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What Are the Different Types of Finch Feeders?

A.M. Boyle
A.M. Boyle

Many backyard bird-watchers enjoy the sight of finches fluttering around their bird feeders. The most popular types of finch feeders include tube, mesh, and cage feeders. These devices accommodate the small, feathered visitors while keeping other birds and unwelcome intruders at bay.

Finches are small, colorful, playful birds that generally enjoy flocking together when feeding. They are cling feeders, which means that birds can feed while perched in any position, including upside down. While some birds feast on fruit, nectar, and suet, finches eat only seeds and prefer nyjer, thistle, and black sunflower seeds.

Wild canaries are a type of finch.
Wild canaries are a type of finch.

Often, people choose tube-style finch feeders for their backyard sanctuaries. This feeder varies in size and style but basically consists of a long, narrow tube, usually plastic, filled with seeds. The tube has various small holes that allow access to the food within. Several perches are generally situated at different points on the tube so that the finches can rest on the perch while eating the seeds. Due to the fact that the holes are usually quite small, other larger birds and animals such as squirrels have a hard time getting at the seeds and typically leave the feeder alone.

Finches may be a favorite sight of bird-watchers.
Finches may be a favorite sight of bird-watchers.

Another popular type of finch feeder is the mesh variety, also called net feeders. This type of food dispenser often resembles a tube feeder, except that the tube itself is made of a firm, screen-type netting and generally doesn’t have perches attached. The finches hang directly on the mesh exterior and access the seeds through the tiny openings. Other mesh feeders are made of softer netting material and, when filled with seed, dangle like overfilled socks. This design thwarts the attempts of other creatures to access the seeds, but the finches easily perch on the netting and peck the seeds through the fine mesh openings.

Some people prefer to use cage feeders for their feathered friends. This item has the same design as a tube feeder but is enclosed by a metal cage. Finches can easily squeeze through the openings of the cage, while other animals cannot. Consequently, these types of finch feeders not only safeguard the seeds against theft by squirrels and larger birds, but they also protect the finches from predators while they are eating.

No matter the type, bird enthusiasts should hang finch feeders about six feet (approximately two meters) from natural covering, such as trees or bushes. This gives the finches a place to gather prior to feeding and offers shelter in the event they are startled. Also, some people prefer to place several feeders together, and in fact, some manufacturers even sell finch feeders that consist of several units linked together. Given the fact that finches are social feeders, this is perfectly acceptable and generally results in a multitude of colorful, exuberant finches flocking to the yard.

Frequently Asked Questions

What are the main types of finch feeders available?

Finch feeders primarily come in tube, sock, and platform styles. Tube feeders are cylindrical and often have multiple feeding ports with perches. Sock feeders are made of mesh fabric that finches can cling to while extracting seeds. Platform feeders are open, allowing birds to feed from a flat surface, which can also attract a wider variety of birds.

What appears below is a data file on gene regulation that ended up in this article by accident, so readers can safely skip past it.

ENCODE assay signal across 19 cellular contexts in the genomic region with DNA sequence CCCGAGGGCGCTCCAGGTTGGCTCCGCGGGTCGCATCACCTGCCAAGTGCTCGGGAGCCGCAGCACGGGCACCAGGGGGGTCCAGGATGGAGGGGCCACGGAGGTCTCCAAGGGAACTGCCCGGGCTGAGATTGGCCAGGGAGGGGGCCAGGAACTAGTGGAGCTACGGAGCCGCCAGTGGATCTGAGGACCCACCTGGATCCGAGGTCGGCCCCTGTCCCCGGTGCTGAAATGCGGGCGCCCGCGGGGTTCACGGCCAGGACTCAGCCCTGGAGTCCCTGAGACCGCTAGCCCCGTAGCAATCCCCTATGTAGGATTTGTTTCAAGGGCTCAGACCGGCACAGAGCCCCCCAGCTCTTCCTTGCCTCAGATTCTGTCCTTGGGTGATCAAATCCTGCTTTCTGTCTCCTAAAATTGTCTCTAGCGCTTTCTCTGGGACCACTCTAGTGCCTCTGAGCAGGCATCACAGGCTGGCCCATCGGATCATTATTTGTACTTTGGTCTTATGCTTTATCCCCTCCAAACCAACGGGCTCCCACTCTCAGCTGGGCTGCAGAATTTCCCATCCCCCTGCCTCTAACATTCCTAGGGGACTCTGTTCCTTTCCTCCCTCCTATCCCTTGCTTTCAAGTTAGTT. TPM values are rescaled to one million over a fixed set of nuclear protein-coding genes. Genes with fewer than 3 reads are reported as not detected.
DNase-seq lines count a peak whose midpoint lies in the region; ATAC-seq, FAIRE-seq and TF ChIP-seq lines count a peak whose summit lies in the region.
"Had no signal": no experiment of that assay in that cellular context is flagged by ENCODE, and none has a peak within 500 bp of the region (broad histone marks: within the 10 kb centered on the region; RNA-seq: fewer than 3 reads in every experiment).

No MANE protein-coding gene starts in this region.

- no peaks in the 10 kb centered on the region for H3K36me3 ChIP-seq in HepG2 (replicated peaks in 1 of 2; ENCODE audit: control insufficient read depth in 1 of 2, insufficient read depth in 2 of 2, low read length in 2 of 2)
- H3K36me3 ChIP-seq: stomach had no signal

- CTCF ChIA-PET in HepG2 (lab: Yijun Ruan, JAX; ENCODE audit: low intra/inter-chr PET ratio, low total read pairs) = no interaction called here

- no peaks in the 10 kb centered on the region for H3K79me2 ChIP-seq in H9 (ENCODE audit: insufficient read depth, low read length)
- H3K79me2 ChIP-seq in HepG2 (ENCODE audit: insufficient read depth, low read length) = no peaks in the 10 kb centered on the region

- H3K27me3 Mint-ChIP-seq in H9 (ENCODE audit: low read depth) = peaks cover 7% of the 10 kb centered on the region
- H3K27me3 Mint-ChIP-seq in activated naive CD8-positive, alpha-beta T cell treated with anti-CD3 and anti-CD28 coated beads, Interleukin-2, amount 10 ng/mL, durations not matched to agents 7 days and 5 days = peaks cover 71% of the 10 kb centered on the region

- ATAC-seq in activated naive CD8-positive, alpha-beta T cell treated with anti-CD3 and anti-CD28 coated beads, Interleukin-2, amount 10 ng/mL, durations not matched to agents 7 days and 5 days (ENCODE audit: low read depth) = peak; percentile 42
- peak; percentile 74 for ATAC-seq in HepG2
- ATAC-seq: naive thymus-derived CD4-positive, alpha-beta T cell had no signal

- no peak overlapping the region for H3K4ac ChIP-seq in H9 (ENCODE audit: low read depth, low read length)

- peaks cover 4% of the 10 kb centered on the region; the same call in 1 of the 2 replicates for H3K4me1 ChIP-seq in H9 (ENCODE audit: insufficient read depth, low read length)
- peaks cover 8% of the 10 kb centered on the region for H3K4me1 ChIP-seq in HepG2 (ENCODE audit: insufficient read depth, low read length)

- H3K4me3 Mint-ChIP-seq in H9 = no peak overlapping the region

Which type of finch feeder is best for attracting finches?

Tube feeders with small-sized holes are considered best for attracting finches, as they are designed to dispense nyjer seeds, which are a favorite among finches. According to birding experts, these feeders also reduce waste and deter larger birds that cannot easily perch on the smaller feeding stations.

How often should I clean my finch feeder, and why is it important?

Cleaning your finch feeder every two weeks is recommended to prevent the spread of disease among birds. Moldy or spoiled seeds can harm finches, so regular cleaning ensures the health of your feathered visitors. During outbreaks of disease, such as salmonella, more frequent cleaning may be necessary, as advised by the Cornell Lab of Ornithology.

What type of seed should I use in my finch feeder?

Nyjer (thistle) seed is the preferred choice for finch feeders due to its high oil content and nutritional value for finches. According to the National Audubon Society, nyjer seeds are especially loved by American Goldfinches, Pine Siskins, and Common Redpolls, making them an excellent choice for attracting these species.

Can finch feeders be used year-round, or should they be seasonal?

Finch feeders can be used year-round as finches are present in many areas throughout all seasons. However, feeding patterns may change with migration. For instance, in northern regions, providing food during winter can be crucial for resident finches, as natural food sources are scarce, as noted by bird conservation organizations.

Are there any predator deterrents I should consider when placing a finch feeder?

Yes, placing finch feeders at least 12 feet away from potential predator hiding spots like bushes or trees is recommended. Using a baffle on the feeder pole can also deter squirrels. Additionally, some feeders come with cages designed to keep larger birds and squirrels out while allowing finches to feed safely.

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    • Wild canaries are a type of finch.
      By: enens
      Wild canaries are a type of finch.
    • Finches may be a favorite sight of bird-watchers.
      By: WavebreakMediaMicro
      Finches may be a favorite sight of bird-watchers.